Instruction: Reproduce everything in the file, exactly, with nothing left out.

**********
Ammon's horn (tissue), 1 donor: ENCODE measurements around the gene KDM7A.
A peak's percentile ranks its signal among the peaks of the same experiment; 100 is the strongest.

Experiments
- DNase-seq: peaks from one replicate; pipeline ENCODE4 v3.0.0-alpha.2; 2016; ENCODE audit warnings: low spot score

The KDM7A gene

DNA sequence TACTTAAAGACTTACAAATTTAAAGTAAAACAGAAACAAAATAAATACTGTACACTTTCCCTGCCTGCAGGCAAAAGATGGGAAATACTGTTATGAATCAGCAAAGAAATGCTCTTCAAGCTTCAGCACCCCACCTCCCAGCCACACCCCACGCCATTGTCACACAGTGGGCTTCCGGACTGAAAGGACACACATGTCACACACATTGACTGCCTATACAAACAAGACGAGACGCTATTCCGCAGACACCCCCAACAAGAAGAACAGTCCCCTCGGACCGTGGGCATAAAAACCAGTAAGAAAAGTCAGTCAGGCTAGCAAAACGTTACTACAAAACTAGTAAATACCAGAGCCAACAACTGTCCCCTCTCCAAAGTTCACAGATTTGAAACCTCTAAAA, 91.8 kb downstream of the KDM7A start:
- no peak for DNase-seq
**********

Ammon's horn (tissue), 1 donor: ENCODE measurements around the gene KDM7A.
A peak's percentile ranks its signal among the peaks of the same experiment; 100 is the strongest.

Experiments
- DNase-seq: peaks from one replicate; pipeline ENCODE4 v3.0.0-alpha.2; 2016; ENCODE audit warnings: low spot score

The KDM7A gene

DNA sequence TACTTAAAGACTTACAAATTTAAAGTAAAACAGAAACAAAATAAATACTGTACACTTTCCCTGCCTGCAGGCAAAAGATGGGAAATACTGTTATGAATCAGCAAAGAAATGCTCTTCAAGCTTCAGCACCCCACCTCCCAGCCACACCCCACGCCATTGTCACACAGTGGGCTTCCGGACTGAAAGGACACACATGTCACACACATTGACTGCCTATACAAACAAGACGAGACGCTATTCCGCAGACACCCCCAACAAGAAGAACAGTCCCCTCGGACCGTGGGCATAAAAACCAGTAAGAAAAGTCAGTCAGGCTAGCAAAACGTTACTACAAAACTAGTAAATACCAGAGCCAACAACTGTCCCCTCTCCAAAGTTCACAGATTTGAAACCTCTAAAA, 91.8 kb downstream of the KDM7A start:
- no peak for DNase-seq